The bill now needs final Senate approval before heading to the desk of Gov. Greg Abbott, who has made a "sanctuary cities" crackdown one of his legislative priorities for the session.
After more than 16 hours of caustic, sometimes tearful debate, Texas Republicans advanced a bill expected to extend the reach of federal immigration enforcement into local police departments.
Senate Bill 4, which opponents have called Texas' version of Arizona's notorious "papers please" law, would effectively ban police departments in cities like San Antonio from enforcing internal policies that tell cops not to ask about immigration status in routine law enforcement encounters. It would force police departments and sheriff's offices to comply with routine requests from U.S. Immigration and Customs Enforcement officials to detain immigrants suspected of being in the country illegally — requests that immigration attorneys and even one federal court judge say are flawed, fall below the legal standard of a warrant, and are therefore unconstitutional. Police officials who don't cooperate risk a Class A misdemeanor charge and steep fines under the bill. It applies even to college and university campus police departments.
House Republicans approved the bill on a party-line 94-53 vote after shooting down virtually all the amendments Democrats filed to make the bill more palatable or at to least shield vulnerable communities — like exceptions for police at domestic violence shelters, homeless shelters, pre-kindergarten schools, even high school football games.
Instead, hardline conservatives in the House made the bill even more potent than the initial version up for debate. Matt Schaefer — a Tyler Republican who last session tried to make women carry nonviable fetuses with “severe and irreversible” abnormalities to term because, as he put it, pain and hardship are "part of the human condition, since sin entered the world" — attached an amendment expanding papers-please powers to any cop who legally detains someone (the initial version that went to the House floor limited that only to people who were arrested for a crime).
Schaefer even rubbed salt in the wound, later chiding Democrats for failing to stop his amendment, saying he would have pulled it if they'd have simply agreed to cut the hours-long debate short. He called their drawn out floor speeches a "filibuster."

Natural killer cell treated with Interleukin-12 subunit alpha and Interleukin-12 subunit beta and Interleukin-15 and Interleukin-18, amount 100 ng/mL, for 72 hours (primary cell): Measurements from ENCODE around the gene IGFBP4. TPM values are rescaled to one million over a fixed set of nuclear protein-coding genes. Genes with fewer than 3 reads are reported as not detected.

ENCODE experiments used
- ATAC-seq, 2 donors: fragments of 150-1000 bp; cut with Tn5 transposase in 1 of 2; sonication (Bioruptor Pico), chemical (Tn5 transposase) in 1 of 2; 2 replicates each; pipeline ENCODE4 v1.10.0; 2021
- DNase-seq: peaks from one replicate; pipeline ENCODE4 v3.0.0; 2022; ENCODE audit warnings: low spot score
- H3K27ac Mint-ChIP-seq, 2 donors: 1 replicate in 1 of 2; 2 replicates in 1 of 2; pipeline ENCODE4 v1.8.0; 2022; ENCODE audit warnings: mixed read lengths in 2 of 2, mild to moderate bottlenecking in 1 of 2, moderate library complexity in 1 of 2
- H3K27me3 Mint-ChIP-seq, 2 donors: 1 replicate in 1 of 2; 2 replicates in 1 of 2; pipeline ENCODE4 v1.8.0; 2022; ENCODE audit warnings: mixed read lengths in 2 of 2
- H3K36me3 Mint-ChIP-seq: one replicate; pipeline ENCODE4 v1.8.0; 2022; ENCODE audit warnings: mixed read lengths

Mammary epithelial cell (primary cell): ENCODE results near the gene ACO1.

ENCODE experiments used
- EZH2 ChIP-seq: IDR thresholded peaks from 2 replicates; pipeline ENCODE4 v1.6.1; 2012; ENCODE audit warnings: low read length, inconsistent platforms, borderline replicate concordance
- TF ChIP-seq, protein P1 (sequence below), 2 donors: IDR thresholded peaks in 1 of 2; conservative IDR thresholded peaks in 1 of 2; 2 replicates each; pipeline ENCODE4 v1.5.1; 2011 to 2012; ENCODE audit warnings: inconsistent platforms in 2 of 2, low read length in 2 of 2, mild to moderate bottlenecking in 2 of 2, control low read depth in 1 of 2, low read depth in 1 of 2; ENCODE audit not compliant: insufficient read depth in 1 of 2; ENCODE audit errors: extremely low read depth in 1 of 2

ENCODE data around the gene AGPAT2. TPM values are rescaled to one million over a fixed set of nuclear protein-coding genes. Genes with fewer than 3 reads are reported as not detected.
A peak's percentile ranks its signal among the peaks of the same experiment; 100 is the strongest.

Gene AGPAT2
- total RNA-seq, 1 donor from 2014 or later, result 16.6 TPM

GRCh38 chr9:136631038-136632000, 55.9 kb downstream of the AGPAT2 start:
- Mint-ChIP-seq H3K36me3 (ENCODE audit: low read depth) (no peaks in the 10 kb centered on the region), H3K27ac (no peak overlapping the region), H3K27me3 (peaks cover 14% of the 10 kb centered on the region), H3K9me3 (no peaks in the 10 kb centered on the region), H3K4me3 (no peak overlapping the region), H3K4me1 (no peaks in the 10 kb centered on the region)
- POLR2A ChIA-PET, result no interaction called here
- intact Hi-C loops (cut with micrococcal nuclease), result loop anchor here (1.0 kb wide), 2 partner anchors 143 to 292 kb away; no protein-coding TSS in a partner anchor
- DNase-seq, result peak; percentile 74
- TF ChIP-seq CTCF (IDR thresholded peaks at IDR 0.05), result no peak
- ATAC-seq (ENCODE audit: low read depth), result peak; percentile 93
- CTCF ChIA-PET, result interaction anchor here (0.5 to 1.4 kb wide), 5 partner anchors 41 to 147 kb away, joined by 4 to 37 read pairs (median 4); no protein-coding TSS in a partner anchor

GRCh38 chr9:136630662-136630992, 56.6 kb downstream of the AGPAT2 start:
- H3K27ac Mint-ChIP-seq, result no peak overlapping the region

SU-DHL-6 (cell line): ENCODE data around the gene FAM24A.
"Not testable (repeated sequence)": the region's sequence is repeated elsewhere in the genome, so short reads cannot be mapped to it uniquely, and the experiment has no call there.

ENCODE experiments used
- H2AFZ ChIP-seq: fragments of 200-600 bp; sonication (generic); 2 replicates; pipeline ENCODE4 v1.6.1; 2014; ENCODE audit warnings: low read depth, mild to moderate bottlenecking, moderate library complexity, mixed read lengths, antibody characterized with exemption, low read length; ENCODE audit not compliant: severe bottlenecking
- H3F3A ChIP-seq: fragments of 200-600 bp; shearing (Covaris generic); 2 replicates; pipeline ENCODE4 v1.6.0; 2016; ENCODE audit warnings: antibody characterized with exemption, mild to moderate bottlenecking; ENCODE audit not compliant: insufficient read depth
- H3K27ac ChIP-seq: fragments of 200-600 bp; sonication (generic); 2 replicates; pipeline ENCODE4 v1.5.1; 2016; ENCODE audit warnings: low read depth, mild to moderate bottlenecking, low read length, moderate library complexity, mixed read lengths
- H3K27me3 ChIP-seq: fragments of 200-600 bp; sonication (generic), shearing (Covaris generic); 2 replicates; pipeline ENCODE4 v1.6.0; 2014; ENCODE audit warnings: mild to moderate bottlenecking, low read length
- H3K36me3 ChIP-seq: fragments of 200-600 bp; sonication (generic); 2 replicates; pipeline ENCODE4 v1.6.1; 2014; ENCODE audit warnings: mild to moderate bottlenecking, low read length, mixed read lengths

Here's what they said during the "filibuster."
Rep. Ana Hernandez, a Houston Democrat who came to the United States as a child and undocumented immigrant, told colleagues she knows firsthand the impact the bill will have on many families. She worried about "mothers that will be afraid to go to the grocery store."
"I know how this bill will punish immigrants and push them into the shadows,” Hernandez told fellow members.
Dallas-area Democrat Rafael Anchia, chair of the Mexican-American Legislative Caucus, called it "a dark day in the House," saying, “This feels incredibly disrespectful for a lot of people in our state." He said the premise of the bill is "built upon a series of lies.”
Rep. Mary González, a Democrat from Clint, told other House members she's a survivor of sexual assault and feared immigrants would be afraid to report such violent attacks if the law passes. It's not an abstract concern. Houston's police chief has said that already the number of Hispanics reporting rape in that city is down 43 percent from last year, and that reporting of other violent crimes saw a 13 percent dip during that same time. The chief has attributed the decreased numbers to fear immigrants have over pending crackdowns at the state and federal levels.
On Wednesday night, the chief tweeted this:
Violent crime is on rise across our Nation & some would rather men & women in blue go after cooks & nannies, instead of hardened criminals.— Chief Art Acevedo (@ArtAcevedo) April 27, 2017
On the House floor, González told colleagues she would take this particular vote personally. “If you ever had any friendship with me, this is the vote that measures that friendship."
According to the Texas Tribune, House members finally cut debate short and tossed some 170 amendments waiting in the wings, granting the bill tentative approval around 3 a.m. Thursday. The vote comes just days after a judge blocked the Trump Administration's own efforts to punish so-called "sanctuary cities" by revoking federal funds. The vote also follows recent reports that, even if Gov. Greg Abbott and conservative state lawmakers consider places like Austin "sanctuary cities," the feds evidently do not.